I am very pleased to recommend Mr. Ahmed Seddik of Ahmed Seddik Tours in his pursuit as an expert guide for ancient and medieval sites in Egypt. Not only does he have an outstanding knowledge of Egyptology and ancient Egyptian monuments (including ongoing excavations), he is similarly conversant in Islamic history, as shown in several tours of Islamic Cairo that we have conducted together. This is also clear in his very numerous, well-researched public lectures in Egypt on a wide range of topics within it—literary, historical and linguistic—many of which I have shared in personally. (An Arabist, my 2008 doctoral dissertation at the University of Pennsylvania, on fiction set in ancient Egypt by the late Nobel laureate in literature, Naguib Mahfouz, made broad, closely supervised use of Egyptological sources, and I have also extensively studied Islamic history, both at the University of Michigan and U-Penn.) His considerable acumen and insight extend far beyond these fields to also embrace Arabic literature, science and mathematics too. His masterful familiarity with the vast and intricate oeuvre of Ahmad Shawqi, “the Prince of Poets,” is a great achievement in itself, and could only have been attained with his extremely erudite knowledge of Arabic grammar, syntax and vocabulary. Moreover, he is highly trained in English literature, grammar and lexicography, a most rare combination with such a background in Arabic, let alone Egyptology. Indeed, Ahmed is a genuine polymath in the truest sense of the word, and has educated himself far beyond what his formal studies at the American University in Cairo have taught him. As to his character, Ahmed—a natural showman, with a distinct (and very Egyptian) love of attention—is also extremely thoughtful and helpful to others. Our experience together, in which we have shared in delivering lectures (mainly on Mahfouz)—and even co-produced and performed in short plays (e.g., on the discovery of Tutankhamun’s tomb)—has been an extremely rich and happy one. I’m quite sure that yours, with this uniquely gifted human being, will be as well.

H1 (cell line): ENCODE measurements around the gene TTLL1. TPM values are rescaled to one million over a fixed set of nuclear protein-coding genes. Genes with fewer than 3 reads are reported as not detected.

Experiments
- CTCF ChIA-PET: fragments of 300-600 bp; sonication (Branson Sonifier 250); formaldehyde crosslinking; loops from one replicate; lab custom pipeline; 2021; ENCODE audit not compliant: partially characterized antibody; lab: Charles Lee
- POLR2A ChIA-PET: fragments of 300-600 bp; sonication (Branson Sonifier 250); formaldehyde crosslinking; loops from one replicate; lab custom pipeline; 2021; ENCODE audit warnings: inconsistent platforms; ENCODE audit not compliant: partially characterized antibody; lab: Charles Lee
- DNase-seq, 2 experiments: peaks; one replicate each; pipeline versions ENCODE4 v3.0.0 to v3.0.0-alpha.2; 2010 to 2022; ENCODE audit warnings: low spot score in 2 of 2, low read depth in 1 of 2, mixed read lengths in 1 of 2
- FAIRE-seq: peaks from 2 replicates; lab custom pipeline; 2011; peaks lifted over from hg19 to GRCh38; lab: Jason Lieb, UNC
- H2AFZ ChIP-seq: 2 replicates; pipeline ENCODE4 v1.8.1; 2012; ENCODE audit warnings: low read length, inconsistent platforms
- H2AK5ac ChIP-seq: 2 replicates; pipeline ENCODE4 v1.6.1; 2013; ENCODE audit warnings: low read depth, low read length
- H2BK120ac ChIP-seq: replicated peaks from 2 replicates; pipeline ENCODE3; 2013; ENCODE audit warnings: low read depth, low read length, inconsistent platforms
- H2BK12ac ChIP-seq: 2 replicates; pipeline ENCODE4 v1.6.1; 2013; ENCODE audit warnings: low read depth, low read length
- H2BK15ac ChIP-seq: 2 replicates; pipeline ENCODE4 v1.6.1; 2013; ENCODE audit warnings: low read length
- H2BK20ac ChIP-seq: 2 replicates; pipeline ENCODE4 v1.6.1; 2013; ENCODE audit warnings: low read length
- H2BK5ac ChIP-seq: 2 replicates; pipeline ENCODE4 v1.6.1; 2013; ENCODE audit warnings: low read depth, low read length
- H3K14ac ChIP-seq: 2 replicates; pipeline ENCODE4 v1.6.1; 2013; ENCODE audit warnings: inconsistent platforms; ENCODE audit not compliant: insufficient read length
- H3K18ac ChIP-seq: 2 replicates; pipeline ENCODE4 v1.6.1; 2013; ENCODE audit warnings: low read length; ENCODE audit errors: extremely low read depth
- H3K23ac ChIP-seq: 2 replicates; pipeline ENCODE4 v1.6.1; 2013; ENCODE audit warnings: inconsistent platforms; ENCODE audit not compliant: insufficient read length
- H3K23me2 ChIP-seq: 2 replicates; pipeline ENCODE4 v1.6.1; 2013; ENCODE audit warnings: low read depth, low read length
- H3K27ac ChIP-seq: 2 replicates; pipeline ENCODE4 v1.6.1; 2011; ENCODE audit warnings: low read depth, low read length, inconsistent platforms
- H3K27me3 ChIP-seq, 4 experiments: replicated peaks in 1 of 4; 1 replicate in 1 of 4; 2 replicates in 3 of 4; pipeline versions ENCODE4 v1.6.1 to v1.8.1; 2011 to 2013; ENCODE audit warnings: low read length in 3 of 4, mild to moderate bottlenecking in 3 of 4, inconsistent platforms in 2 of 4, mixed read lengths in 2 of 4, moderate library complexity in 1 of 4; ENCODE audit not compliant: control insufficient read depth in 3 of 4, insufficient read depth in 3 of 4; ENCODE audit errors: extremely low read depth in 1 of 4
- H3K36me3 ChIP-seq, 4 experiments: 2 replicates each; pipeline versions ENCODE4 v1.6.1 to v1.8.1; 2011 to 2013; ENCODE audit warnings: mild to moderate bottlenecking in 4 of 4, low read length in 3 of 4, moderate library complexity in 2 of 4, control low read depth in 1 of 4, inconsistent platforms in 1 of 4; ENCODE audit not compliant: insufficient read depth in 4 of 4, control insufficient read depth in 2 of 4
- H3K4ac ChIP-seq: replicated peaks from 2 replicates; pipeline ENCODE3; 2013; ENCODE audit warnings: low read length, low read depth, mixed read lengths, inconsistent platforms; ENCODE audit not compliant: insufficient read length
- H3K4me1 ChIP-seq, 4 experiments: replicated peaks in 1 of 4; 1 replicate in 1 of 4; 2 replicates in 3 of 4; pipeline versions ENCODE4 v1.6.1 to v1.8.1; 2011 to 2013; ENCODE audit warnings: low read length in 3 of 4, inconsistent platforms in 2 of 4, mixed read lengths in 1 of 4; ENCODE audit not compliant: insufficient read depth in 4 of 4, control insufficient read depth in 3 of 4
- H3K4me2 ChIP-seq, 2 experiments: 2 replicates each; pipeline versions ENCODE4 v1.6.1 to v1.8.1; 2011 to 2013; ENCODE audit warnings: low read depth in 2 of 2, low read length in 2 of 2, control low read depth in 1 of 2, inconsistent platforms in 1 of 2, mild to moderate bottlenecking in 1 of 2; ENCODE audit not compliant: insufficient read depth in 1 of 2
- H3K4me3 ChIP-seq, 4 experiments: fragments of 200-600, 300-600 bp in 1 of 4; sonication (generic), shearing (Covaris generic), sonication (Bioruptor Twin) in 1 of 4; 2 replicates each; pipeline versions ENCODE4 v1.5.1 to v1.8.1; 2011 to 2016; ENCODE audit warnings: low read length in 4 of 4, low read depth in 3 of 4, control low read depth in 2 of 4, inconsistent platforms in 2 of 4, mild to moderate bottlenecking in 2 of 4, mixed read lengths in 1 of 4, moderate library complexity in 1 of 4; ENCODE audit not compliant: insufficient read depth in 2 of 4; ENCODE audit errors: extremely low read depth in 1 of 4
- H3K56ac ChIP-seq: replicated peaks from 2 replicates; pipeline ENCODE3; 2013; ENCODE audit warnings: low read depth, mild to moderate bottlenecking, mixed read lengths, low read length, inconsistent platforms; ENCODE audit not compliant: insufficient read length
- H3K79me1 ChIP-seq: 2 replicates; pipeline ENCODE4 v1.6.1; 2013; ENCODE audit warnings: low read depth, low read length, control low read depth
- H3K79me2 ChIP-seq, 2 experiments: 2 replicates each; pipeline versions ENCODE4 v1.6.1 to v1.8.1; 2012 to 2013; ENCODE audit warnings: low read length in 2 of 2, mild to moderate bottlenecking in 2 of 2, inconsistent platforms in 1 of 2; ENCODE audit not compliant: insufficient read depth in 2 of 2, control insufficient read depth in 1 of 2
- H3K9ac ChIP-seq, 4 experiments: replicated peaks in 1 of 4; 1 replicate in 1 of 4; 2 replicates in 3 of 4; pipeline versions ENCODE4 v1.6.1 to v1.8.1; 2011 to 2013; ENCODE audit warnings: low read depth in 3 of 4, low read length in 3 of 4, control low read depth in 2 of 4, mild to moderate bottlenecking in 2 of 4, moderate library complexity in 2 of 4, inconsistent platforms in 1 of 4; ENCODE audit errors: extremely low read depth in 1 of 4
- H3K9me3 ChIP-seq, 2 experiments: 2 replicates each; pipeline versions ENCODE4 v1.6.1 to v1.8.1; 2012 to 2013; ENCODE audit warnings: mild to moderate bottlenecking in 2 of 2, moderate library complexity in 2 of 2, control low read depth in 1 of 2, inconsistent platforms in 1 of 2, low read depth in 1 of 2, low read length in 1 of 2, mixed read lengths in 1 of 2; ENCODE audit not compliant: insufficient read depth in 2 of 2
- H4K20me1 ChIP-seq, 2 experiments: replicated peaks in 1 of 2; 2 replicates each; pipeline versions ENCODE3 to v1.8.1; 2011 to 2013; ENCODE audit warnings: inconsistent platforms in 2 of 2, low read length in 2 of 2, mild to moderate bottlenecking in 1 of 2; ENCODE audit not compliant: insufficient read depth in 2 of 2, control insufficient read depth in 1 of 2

Sincerely,
Raymond Stock, Ph.D.
Assistant Professor of Arabic and Middle East Studies
Drew University

“Egyptology runs in his veins” Dr. Zahi Hawass

My aim was to take a break with a cultural and historic character. And having Egyptologist and tour guide Ahmed Seddik as my companion made my adventure unforgettable.

Amira El-Naqeeb, Travel Writer
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A former Egyptology student at the American University in Cairo, the indefatigable and eloquent Ahmed Seddik makes even the history of bilharzia seem fun. Frequently booked as a translator/fixer by foreign correspondents, the 31-year-old freelance guide is also popular with expats and Egyptian parents who love his child-friendly tours of the Pyramids by camel. In addition to walking tours in the Egyptian Museum and Islamic Cairo, Seddik also does a tour of political Cairo, revisiting scenes from the revolution in Tahrir Square
SUSAN HACK
Condé Nast Traveler Senior Correspondent
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I think many here know Ahmed Seddik. He is a brilliant Egyptologist, an accomplished translator, and a masterfully gifted tour guide who leads tours year-round throughout Egypt in both English and Arabic.

Omid Ghaemmaghami

I went with a group to the Ramsees Wisawasef textile museum near Saqqara. Ahmed Seddik gave our group a short lecture on the meaning of “naseej” in Arabic. He spoke of theology, poetry and history. He impressed us with his knowledge of the Arabic poetic tradition. He knew scores of lines by Ahmed Shawqi. He certainly charmed me and my group. He quoted from dozens of poems that touch on the meaning of “thread” in Arabic literature. Ahmed was a wonderful guide whose love of puns, sharp wit and impressive memory were all qualities which made his lecture unforgettable.

Niko Banac

If you are wishing to source an Egyptologist, we would have no hesitation in recommending Ahmed. Our attention was kept by Ahmed the whole day, including our twelve year old! Ahmed is extremely professional, his knowledge and stories are outstanding and entertaining.

Carolanne Reissiger
Rate Revenue Manager